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Non-stress fractures of the tarsal (foot) navicular

Anthony Beutler, MD
Cole Taylor, MD
Shane L Larson, MD
Section Editors
Patrice Eiff, MD
Chad A Asplund, MD, FACSM, MPH
Deputy Editor
Jonathan Grayzel, MD, FAAEM


Midfoot injuries are relatively uncommon, but the majority involve a combination of fractures and ligament injuries. The tarsal navicular bone is the keystone of the medial column of the foot, bearing the majority of the load applied to the tarsal complex during weight-bearing [1]. Acute fractures of the tarsal navicular are uncommon, and isolated fractures are even more uncommon, as tarsal navicular injury is typically associated with other fractures, dislocations, or soft tissue injuries of the foot.

The presentation, diagnosis, and management of acute tarsal navicular fractures is reviewed here. Stress fractures of the navicular are discussed separately as are other foot and lower extremity injuries. (See "Stress fractures of the tarsal (foot) navicular" and "Tarsometatarsal (Lisfranc) joint complex injuries" and "Metatarsal shaft fractures" and "Proximal fifth metatarsal fractures" and "Talus fractures" and "Calcaneus fractures" and "Evaluation and diagnosis of common causes of foot pain in adults" and "Fibula fractures" and "Overview of ankle fractures in adults".)


Midfoot injuries comprise approximately 5 percent of all foot injuries [2-4]. The majority of midfoot injuries are combined injuries stemming from high-energy trauma and involve both osseous and ligamentous structures. Typically, midfoot injuries involve multiple fractures or fracture dislocations. Up to 30 percent of midfoot injuries are missed primarily or treated in a delayed manner, and these have poorer outcomes compared to injuries identified early and managed appropriately [5].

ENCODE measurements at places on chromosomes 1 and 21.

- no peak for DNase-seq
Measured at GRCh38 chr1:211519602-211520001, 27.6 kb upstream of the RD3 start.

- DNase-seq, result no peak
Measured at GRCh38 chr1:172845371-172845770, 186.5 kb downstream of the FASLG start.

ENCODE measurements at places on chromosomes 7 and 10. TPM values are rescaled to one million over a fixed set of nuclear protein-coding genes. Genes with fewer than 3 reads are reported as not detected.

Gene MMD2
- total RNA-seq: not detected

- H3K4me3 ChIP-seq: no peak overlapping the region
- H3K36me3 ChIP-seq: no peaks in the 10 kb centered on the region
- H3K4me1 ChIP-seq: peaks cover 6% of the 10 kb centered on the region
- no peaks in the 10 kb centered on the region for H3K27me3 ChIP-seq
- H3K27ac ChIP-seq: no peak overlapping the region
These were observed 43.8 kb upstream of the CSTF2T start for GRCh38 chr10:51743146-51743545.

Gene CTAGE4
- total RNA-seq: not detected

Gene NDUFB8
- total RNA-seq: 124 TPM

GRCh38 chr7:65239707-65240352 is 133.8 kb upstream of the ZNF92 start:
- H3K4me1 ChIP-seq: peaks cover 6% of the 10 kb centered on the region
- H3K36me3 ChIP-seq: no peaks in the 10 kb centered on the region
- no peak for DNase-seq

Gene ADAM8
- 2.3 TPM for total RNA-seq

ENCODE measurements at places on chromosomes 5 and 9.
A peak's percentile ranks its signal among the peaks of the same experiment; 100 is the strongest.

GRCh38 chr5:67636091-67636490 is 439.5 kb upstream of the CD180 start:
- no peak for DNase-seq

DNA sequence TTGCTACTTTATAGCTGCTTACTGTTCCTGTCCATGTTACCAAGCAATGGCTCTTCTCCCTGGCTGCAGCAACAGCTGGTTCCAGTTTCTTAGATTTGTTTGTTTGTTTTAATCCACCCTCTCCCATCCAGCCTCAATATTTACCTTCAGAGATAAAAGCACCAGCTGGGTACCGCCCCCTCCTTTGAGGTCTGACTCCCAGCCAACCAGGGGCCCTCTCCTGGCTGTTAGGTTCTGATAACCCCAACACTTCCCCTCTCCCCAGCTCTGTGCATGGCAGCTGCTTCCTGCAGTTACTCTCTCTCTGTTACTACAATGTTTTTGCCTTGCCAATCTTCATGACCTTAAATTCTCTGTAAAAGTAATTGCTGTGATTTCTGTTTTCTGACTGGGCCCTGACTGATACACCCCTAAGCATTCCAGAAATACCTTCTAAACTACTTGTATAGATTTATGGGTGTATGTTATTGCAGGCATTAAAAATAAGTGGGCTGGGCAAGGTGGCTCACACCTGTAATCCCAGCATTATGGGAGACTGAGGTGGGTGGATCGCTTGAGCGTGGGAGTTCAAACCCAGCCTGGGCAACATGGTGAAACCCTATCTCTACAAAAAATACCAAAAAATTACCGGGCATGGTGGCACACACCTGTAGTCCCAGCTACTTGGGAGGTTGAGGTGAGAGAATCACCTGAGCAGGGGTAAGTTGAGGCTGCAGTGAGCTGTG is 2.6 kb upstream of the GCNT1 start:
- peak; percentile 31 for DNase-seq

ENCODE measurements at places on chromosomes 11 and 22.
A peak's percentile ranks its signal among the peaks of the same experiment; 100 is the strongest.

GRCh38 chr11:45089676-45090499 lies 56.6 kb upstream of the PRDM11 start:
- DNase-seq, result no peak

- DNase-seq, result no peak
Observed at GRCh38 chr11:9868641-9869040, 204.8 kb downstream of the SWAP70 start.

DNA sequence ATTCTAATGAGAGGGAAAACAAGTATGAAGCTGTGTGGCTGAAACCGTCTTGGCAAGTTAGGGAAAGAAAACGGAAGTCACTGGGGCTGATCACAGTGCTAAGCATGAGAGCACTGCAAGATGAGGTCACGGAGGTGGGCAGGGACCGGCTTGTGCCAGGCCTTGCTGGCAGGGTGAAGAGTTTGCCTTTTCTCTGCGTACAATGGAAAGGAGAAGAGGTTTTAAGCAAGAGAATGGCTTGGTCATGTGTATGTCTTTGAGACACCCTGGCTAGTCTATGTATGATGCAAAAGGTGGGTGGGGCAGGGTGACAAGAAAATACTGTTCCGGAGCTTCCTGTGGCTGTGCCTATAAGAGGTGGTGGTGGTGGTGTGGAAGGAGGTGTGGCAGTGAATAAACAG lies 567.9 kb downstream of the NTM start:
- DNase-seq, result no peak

Navicular fractures are frequently associated with other fractures, dislocations, or ligament injuries and may result in considerable long-term disability. Stress fractures of the navicular are more common, comprising 14 percent of all stress fractures [6,7].


Foot anatomy is reviewed in detail separately; aspects of that anatomy of particular relevance to navicular fractures are discussed below. (See "Evaluation and diagnosis of common causes of foot pain in adults", section on 'Anatomy and biomechanics'.)

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Literature review current through: Nov 2017. | This topic last updated: Jul 13, 2017.
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